So, tell me: How do you like to use tempeh in the kitchen? I'm looking for new ways to enjoy this protein-packed soy product.

Until Next Time,
Choose Healthy!

Angela Tague
Whole Foods Living

PS: Want more healthy food ideas? Visit my public Pinterest boards: Whole Foods Living and Feed Me Zucchini!

Are You a Wheat Belly Fan?

The last few years, discussions about wheat, grains and gluten have dominated everything from social media news feeds, to health programs on television.

You can barely go a day without hearing something about going gluten-free, avoiding wheat or living a grain-free lifestyle.

Perhaps one of the best known proponents of a grain-free lifestyle is cardiologist Dr. William Davis, author of the famed Wheat Belly series of books.

In September, his latest book, Wheat Belly Total Health, hit bookstore shelves. I was lucky enough to get my hands on a review copy and have the opportunity to ask him a few questions.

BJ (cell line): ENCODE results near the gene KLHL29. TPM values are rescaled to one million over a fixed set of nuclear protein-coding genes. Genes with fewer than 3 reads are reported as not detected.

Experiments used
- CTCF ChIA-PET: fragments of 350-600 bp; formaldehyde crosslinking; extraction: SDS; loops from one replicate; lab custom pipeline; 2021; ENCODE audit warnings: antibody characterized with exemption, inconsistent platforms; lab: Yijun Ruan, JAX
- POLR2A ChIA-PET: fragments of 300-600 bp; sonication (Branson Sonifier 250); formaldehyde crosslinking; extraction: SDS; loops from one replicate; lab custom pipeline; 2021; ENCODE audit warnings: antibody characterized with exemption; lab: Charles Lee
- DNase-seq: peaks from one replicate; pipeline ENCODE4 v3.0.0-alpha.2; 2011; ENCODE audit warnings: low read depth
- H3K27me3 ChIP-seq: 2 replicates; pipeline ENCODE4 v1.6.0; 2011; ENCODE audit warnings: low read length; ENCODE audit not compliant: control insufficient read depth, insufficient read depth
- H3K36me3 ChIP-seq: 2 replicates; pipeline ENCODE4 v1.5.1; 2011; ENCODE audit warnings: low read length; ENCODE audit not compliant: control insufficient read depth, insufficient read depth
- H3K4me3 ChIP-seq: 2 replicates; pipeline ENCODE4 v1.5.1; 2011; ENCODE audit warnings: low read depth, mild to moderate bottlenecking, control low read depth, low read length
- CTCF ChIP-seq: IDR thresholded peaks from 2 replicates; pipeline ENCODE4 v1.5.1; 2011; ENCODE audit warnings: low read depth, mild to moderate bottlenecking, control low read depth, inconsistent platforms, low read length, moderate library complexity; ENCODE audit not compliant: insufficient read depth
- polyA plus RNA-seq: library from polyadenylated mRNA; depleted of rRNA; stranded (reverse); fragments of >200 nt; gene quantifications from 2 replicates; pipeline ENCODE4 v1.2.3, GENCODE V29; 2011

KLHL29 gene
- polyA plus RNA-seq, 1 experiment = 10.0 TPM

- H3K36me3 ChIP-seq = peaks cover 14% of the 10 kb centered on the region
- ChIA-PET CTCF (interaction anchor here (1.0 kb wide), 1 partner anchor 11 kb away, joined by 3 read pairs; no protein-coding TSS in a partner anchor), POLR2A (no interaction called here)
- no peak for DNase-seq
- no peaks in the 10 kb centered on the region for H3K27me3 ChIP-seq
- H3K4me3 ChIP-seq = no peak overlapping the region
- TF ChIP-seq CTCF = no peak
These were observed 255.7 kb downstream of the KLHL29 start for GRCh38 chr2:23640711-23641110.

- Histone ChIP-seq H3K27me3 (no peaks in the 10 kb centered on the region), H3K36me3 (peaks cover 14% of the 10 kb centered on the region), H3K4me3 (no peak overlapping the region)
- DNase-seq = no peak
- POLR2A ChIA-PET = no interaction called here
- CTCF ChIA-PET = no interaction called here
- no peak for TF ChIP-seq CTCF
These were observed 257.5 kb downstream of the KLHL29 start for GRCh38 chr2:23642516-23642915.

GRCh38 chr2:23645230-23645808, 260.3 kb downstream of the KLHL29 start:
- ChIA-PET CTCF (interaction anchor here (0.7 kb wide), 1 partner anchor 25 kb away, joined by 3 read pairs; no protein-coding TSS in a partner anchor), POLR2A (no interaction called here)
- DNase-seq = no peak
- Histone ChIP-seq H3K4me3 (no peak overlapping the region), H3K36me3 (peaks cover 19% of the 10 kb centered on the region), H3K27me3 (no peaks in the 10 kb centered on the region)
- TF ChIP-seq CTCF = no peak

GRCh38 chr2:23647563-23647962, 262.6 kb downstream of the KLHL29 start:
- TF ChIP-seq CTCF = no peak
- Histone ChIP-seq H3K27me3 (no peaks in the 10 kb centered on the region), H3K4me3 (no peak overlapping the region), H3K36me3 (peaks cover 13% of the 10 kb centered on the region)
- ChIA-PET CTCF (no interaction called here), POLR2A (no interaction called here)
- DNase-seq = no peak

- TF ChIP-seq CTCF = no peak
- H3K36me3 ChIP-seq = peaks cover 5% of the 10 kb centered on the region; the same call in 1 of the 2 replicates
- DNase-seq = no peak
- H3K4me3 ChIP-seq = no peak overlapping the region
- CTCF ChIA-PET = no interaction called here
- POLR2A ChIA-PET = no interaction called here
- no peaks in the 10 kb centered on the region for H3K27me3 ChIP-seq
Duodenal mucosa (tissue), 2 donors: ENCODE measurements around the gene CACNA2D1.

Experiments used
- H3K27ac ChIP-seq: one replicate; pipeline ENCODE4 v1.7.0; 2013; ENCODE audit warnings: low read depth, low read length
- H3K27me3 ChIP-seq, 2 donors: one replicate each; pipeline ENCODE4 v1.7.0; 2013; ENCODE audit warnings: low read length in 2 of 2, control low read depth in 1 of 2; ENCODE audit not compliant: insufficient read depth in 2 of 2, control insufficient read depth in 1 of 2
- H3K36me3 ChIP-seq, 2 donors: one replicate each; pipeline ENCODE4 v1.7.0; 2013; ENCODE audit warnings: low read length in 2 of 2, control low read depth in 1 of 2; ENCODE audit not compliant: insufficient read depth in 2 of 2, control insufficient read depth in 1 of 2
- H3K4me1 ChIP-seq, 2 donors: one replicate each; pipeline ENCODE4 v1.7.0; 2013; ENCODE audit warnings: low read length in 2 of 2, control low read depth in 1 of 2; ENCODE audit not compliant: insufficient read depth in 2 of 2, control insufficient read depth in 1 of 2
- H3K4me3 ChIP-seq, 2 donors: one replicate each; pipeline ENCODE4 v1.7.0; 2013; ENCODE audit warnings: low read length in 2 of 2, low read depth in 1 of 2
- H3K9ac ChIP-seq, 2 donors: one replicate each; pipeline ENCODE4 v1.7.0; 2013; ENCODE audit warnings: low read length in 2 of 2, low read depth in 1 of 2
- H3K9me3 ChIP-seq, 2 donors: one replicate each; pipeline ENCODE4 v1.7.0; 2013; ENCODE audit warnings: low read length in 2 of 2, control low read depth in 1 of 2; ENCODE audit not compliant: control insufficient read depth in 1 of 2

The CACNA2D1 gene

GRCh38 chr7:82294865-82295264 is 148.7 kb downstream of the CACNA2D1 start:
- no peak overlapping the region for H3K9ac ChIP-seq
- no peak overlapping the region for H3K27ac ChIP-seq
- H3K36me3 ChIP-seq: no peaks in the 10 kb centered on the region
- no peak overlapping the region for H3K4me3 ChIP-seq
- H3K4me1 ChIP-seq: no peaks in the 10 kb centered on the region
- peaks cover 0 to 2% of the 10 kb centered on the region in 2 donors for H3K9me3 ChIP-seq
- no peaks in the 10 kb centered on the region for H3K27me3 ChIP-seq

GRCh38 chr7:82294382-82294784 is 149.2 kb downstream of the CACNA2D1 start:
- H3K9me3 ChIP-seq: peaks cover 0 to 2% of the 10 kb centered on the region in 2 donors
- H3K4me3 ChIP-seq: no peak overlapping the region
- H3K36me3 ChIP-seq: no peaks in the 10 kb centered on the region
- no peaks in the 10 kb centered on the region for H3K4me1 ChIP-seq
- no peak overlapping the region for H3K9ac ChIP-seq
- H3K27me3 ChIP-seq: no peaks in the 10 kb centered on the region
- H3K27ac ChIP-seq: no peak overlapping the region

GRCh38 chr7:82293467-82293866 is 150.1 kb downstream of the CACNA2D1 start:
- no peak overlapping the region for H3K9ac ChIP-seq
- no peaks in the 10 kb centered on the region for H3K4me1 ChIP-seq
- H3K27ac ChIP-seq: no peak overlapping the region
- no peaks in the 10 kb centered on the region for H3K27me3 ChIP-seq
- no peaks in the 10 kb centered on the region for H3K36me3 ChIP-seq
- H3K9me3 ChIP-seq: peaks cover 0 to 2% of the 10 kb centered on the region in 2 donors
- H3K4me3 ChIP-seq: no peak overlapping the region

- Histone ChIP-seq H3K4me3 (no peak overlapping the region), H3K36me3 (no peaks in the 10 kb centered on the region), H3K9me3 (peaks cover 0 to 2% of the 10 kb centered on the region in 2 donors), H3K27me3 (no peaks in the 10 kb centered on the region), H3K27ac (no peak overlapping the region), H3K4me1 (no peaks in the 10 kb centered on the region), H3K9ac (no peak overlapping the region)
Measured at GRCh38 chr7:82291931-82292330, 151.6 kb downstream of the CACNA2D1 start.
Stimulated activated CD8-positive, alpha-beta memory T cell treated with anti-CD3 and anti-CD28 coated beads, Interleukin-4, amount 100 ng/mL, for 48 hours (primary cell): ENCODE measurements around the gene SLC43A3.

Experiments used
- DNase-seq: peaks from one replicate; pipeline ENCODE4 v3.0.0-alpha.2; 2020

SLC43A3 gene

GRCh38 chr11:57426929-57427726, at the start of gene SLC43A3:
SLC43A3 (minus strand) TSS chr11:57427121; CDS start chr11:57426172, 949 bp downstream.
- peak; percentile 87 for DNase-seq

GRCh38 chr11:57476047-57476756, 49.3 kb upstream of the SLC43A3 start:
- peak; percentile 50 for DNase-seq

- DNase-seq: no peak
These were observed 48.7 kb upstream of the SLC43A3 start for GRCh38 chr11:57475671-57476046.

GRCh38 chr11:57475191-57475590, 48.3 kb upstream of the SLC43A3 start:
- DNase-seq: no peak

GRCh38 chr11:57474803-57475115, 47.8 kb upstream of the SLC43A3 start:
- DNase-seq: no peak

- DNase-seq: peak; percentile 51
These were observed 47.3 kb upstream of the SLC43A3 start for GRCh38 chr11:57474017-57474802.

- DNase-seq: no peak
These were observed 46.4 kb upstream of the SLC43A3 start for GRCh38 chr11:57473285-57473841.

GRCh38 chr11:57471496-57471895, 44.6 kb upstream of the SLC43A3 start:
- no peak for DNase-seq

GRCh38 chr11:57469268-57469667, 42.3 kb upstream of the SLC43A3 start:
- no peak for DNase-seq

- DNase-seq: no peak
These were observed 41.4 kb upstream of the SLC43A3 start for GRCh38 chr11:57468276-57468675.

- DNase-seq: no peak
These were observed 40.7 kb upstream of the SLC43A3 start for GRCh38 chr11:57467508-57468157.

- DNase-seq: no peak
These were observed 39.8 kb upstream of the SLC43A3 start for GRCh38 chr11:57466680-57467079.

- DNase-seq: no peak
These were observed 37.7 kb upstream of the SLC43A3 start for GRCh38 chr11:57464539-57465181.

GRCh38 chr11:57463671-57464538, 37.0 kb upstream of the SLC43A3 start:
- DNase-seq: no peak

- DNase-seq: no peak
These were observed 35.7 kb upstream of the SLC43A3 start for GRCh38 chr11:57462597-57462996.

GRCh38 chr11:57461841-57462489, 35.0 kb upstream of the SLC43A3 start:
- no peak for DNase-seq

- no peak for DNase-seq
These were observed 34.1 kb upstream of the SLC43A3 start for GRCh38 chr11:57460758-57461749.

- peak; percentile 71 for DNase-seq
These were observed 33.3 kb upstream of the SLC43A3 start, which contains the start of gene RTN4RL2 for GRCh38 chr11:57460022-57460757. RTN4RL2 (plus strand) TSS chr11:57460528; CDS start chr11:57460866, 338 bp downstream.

So, I'd like to turn it over to you, my faithful readers.

If you could ask Dr. William Davis a question about nutrition, going wheat-free, starting a grain-free diet or anything health-related, what would you ask?

Tell me your questions in the comments below and I'll share what he has to say in an upcoming blog post!

Until Next Time,
Choose Healthy!

Angela Tague
Whole Foods Living

Disclosure: The book, Wheat Belly Total Health, mentioned in this blog post was provided free of charge for review purposes. No monetary compensation was sought or awarded in exchange for this post or the upcoming book review. All thoughts expressed on Whole Foods Living are solely my own. ~Angela

4 Surprising Sources of Salt

During my crusade to live a healthier lifestyle, I've been taking note of the amount of sodium in food.
Photo Credit: Morguefile

Whether you're trying to reduce sodium in your diet to decrease water retention and risk of heart disease, or need add a salt to boost low blood pressure, check out this list of salty foods.

Soda or Pop